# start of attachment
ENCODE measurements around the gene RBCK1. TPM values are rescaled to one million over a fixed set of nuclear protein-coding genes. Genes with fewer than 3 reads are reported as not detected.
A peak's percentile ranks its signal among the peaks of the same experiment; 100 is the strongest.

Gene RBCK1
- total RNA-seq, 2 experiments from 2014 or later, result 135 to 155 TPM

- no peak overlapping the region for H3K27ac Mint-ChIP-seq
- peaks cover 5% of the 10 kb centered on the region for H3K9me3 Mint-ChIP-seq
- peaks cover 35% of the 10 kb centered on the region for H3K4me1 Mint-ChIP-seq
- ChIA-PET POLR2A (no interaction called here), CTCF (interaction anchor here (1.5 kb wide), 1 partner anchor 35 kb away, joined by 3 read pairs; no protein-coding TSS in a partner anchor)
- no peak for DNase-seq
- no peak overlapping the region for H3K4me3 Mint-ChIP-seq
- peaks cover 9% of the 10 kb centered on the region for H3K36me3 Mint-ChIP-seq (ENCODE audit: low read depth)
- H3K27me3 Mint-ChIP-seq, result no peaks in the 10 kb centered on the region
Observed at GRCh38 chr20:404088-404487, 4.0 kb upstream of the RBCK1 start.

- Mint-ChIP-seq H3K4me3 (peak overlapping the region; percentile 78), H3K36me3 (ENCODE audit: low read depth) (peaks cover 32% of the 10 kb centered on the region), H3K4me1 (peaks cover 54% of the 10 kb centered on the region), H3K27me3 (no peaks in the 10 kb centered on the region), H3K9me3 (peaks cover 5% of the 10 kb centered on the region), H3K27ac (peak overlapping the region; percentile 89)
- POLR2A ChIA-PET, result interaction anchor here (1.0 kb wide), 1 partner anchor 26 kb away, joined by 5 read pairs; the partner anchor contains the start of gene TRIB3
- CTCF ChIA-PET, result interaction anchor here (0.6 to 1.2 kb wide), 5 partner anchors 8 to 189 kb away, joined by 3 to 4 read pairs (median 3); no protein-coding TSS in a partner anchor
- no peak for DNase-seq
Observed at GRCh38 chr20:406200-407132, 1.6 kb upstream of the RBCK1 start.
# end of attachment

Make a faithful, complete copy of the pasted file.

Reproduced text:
ENCODE measurements around the gene RBCK1. TPM values are rescaled to one million over a fixed set of nuclear protein-coding genes. Genes with fewer than 3 reads are reported as not detected.
A peak's percentile ranks its signal among the peaks of the same experiment; 100 is the strongest.

Gene RBCK1
- total RNA-seq, 2 experiments from 2014 or later, result 135 to 155 TPM

- no peak overlapping the region for H3K27ac Mint-ChIP-seq
- peaks cover 5% of the 10 kb centered on the region for H3K9me3 Mint-ChIP-seq
- peaks cover 35% of the 10 kb centered on the region for H3K4me1 Mint-ChIP-seq
- ChIA-PET POLR2A (no interaction called here), CTCF (interaction anchor here (1.5 kb wide), 1 partner anchor 35 kb away, joined by 3 read pairs; no protein-coding TSS in a partner anchor)
- no peak for DNase-seq
- no peak overlapping the region for H3K4me3 Mint-ChIP-seq
- peaks cover 9% of the 10 kb centered on the region for H3K36me3 Mint-ChIP-seq (ENCODE audit: low read depth)
- H3K27me3 Mint-ChIP-seq, result no peaks in the 10 kb centered on the region
Observed at GRCh38 chr20:404088-404487, 4.0 kb upstream of the RBCK1 start.

- Mint-ChIP-seq H3K4me3 (peak overlapping the region; percentile 78), H3K36me3 (ENCODE audit: low read depth) (peaks cover 32% of the 10 kb centered on the region), H3K4me1 (peaks cover 54% of the 10 kb centered on the region), H3K27me3 (no peaks in the 10 kb centered on the region), H3K9me3 (peaks cover 5% of the 10 kb centered on the region), H3K27ac (peak overlapping the region; percentile 89)
- POLR2A ChIA-PET, result interaction anchor here (1.0 kb wide), 1 partner anchor 26 kb away, joined by 5 read pairs; the partner anchor contains the start of gene TRIB3
- CTCF ChIA-PET, result interaction anchor here (0.6 to 1.2 kb wide), 5 partner anchors 8 to 189 kb away, joined by 3 to 4 read pairs (median 3); no protein-coding TSS in a partner anchor
- no peak for DNase-seq
Observed at GRCh38 chr20:406200-407132, 1.6 kb upstream of the RBCK1 start.